Similar to my first point, it is important to not only keep the students informed, but to also hear them out. Keep in mind that as a student an important part of development is recognizing and thinking through thoughts and emotions. Students will have questions, comments and concerns and it is essential that they are respected and valued. This doesn’t mean being a yes man or a passive leader, but only that you are helping create a space of mutual respect and cooperation.

#3 Keep the focus on the students and the ministry

Naturally, along with transitioning within a church comes a lot of questions and conversations. At the end of the day, youth ministry exists to impact YOUTH with the gospel of Jesus Christ. Keep them informed, and leave room for questions, but recognize when it’s time for a subject change. Don’t stop asking about their big game coming up, or that boy they have a crush on, but make it known that you are still there for them. Leave out any church politics, and keep the spotlight on them. Sometimes it’s best to take a step back and look at the wider view. At the end of the day one’s experiences throughout adolescence can have lifetime affect, so make sure that students aren’t slipping through the cracks.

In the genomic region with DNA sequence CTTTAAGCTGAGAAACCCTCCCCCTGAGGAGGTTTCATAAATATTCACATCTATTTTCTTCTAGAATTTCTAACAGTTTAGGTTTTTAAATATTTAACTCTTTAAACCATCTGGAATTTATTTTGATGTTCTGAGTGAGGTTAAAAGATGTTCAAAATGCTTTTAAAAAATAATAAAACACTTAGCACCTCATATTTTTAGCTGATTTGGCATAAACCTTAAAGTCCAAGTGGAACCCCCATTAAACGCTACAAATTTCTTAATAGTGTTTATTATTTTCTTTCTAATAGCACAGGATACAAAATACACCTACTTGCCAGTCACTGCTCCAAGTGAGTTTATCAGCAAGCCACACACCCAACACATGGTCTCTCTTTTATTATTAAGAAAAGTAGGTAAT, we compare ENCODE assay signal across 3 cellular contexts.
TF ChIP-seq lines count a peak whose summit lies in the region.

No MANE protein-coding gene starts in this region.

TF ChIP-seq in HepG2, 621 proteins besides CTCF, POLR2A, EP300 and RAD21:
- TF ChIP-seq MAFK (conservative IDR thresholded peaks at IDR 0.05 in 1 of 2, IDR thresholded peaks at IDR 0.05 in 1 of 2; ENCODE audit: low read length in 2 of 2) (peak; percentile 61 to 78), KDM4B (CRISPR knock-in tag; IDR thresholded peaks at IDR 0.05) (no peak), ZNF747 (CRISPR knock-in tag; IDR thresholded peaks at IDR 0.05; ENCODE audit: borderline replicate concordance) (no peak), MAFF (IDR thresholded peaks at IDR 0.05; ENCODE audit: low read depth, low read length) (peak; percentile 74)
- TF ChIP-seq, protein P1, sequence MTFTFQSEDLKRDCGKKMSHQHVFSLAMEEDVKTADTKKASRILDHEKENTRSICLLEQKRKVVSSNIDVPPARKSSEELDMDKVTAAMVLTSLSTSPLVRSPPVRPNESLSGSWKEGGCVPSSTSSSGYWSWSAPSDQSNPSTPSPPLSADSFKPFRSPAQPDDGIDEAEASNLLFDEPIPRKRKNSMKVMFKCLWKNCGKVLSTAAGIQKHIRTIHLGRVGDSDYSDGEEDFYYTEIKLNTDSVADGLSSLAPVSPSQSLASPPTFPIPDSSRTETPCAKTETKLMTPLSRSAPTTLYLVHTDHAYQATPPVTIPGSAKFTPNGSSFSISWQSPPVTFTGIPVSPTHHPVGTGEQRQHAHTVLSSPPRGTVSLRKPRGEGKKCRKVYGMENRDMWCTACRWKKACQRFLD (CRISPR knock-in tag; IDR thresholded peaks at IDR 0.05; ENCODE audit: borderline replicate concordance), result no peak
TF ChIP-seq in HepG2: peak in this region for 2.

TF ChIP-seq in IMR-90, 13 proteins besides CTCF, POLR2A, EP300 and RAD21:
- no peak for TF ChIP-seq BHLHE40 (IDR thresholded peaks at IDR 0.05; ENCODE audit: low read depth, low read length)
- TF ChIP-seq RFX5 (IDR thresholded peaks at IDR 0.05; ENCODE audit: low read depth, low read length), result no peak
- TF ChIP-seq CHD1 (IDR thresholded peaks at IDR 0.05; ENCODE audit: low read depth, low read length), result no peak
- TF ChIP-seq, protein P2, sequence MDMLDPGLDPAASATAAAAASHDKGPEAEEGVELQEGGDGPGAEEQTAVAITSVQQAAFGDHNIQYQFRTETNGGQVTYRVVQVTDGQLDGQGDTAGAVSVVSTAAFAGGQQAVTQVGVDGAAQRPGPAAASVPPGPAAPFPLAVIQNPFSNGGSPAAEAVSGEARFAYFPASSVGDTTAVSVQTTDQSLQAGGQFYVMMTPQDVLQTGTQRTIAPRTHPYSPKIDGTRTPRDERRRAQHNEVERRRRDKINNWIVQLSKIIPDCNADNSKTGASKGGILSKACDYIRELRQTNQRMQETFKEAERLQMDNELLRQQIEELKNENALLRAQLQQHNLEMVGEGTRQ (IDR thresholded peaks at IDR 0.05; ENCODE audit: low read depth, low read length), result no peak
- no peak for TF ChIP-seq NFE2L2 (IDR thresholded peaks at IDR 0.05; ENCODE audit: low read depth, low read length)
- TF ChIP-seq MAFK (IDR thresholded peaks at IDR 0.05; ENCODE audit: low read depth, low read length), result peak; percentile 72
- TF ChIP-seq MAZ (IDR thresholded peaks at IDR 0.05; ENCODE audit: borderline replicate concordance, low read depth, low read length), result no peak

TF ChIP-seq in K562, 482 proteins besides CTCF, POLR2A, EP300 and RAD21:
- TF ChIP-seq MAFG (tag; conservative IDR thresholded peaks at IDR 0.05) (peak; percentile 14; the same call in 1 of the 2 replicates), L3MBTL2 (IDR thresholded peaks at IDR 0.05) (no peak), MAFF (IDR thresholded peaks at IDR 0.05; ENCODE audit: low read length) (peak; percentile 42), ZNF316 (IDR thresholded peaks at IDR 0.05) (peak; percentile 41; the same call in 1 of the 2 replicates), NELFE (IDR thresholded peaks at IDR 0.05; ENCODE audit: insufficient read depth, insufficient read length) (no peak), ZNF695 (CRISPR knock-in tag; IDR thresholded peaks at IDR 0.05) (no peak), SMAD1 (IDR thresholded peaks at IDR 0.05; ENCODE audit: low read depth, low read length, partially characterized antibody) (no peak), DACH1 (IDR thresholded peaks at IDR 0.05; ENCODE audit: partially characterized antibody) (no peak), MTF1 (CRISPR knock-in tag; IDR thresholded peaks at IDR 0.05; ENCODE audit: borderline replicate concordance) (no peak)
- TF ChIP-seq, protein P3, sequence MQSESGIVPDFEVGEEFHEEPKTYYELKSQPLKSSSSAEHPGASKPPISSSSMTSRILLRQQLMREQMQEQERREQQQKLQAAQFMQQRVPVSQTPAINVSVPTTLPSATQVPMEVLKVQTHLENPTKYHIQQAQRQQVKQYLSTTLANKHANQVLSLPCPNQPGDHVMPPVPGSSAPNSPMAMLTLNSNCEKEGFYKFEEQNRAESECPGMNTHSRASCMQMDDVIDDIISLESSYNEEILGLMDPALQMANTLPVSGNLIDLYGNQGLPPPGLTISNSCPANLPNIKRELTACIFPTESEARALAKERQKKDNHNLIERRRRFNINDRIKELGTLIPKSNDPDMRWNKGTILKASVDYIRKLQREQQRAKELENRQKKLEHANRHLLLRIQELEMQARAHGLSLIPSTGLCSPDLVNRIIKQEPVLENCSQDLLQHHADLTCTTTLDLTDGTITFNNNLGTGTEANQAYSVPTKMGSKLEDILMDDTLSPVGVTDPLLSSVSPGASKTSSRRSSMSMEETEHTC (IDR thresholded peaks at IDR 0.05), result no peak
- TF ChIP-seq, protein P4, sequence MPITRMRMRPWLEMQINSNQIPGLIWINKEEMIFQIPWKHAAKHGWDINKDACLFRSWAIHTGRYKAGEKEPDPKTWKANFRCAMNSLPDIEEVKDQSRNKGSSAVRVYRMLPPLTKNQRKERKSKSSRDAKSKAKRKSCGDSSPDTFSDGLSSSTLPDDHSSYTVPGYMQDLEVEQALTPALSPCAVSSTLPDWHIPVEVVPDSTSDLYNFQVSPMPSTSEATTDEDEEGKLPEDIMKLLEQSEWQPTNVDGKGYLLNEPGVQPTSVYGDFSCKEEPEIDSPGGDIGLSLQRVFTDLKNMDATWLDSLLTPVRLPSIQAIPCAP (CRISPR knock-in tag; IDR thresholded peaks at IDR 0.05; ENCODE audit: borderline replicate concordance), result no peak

#4 Rally the Troops

This tip is directed primarily to any leaders involved in the youth program, but can be applicable to students as well. A change in leadership, however graceful, will come with bumps along the road and will require some extra hands. As leader’s, you are the first person a student will look to, and more than likely they will follow your example. It is helpful to get all leaders on the same page about the reality of the transition, but also the necessary steps moving forward. This may mean stepping into a new role you weren’t expecting or taking on some new responsibilities in order to keep the ship running smoothly. Regardless, in is incredibly important to remind your students that the ship is not sinking only changing captains. Leaders are the hands and the feet of the operation and have the most direct influence on the students. They will look to you in how to respond. What will they see?

#5 Keep it about JESUS